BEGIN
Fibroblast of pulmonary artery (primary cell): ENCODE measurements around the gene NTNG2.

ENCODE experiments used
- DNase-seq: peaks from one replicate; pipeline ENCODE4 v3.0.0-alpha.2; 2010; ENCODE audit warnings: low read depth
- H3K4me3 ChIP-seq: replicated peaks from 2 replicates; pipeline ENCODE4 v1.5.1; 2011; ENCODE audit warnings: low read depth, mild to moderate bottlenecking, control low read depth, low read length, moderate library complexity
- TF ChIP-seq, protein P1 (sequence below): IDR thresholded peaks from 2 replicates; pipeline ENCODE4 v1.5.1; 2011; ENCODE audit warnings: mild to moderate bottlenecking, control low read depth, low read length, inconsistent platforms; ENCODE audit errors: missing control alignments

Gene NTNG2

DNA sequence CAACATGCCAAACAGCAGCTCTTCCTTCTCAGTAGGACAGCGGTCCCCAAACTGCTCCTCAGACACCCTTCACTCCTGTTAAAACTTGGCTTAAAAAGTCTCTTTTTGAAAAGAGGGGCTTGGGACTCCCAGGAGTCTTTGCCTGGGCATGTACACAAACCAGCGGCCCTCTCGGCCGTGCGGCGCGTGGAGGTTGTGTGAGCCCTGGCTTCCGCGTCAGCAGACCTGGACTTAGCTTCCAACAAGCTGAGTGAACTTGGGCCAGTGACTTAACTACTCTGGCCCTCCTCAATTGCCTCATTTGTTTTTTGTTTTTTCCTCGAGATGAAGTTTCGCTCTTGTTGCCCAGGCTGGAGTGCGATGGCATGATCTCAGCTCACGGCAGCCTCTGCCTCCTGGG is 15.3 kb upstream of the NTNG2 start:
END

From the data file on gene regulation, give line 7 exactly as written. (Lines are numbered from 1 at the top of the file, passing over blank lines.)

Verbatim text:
DNA sequence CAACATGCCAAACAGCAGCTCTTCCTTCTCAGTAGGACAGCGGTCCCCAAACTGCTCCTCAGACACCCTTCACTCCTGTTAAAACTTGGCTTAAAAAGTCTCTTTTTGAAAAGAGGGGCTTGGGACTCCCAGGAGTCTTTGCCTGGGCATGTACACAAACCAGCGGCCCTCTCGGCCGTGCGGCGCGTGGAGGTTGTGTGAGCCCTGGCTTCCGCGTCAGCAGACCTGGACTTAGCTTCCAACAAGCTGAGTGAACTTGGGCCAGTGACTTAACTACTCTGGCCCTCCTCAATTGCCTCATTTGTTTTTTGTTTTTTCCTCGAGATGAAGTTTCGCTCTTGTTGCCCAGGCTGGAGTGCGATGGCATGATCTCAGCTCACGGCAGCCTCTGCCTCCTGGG is 15.3 kb upstream of the NTNG2 start: